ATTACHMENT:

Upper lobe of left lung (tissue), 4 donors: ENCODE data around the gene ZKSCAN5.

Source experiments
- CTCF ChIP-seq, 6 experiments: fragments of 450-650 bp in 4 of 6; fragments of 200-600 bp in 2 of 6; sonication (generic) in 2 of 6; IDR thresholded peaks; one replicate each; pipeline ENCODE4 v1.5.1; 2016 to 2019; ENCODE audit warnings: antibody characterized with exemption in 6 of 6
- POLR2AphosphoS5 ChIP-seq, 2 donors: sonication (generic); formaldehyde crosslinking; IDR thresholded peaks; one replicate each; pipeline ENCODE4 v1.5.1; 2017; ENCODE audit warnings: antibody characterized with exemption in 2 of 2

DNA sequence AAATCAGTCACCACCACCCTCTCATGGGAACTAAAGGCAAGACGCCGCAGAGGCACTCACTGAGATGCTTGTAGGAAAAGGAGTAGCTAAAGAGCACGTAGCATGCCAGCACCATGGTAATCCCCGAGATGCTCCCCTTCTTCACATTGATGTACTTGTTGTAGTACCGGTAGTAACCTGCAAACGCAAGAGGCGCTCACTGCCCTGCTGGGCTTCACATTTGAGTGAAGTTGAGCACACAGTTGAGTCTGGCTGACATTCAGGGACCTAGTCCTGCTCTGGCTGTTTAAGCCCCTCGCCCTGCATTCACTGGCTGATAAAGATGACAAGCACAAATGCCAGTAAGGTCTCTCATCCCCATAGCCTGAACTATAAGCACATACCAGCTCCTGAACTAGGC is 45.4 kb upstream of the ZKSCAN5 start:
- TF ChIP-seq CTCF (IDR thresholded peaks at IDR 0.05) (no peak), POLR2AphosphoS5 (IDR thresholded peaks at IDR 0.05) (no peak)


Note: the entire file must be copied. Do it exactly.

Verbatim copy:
Upper lobe of left lung (tissue), 4 donors: ENCODE data around the gene ZKSCAN5.

Source experiments
- CTCF ChIP-seq, 6 experiments: fragments of 450-650 bp in 4 of 6; fragments of 200-600 bp in 2 of 6; sonication (generic) in 2 of 6; IDR thresholded peaks; one replicate each; pipeline ENCODE4 v1.5.1; 2016 to 2019; ENCODE audit warnings: antibody characterized with exemption in 6 of 6
- POLR2AphosphoS5 ChIP-seq, 2 donors: sonication (generic); formaldehyde crosslinking; IDR thresholded peaks; one replicate each; pipeline ENCODE4 v1.5.1; 2017; ENCODE audit warnings: antibody characterized with exemption in 2 of 2

DNA sequence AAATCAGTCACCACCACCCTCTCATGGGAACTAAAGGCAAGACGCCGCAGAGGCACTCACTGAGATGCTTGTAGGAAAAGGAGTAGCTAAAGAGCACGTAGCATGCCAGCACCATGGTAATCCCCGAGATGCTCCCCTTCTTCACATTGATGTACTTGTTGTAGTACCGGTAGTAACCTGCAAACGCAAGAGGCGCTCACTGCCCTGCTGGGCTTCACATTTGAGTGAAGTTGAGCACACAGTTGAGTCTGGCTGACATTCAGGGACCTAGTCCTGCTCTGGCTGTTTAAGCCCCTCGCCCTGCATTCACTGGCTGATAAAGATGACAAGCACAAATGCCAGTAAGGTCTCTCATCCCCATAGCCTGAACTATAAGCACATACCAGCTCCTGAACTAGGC is 45.4 kb upstream of the ZKSCAN5 start:
- TF ChIP-seq CTCF (IDR thresholded peaks at IDR 0.05) (no peak), POLR2AphosphoS5 (IDR thresholded peaks at IDR 0.05) (no peak)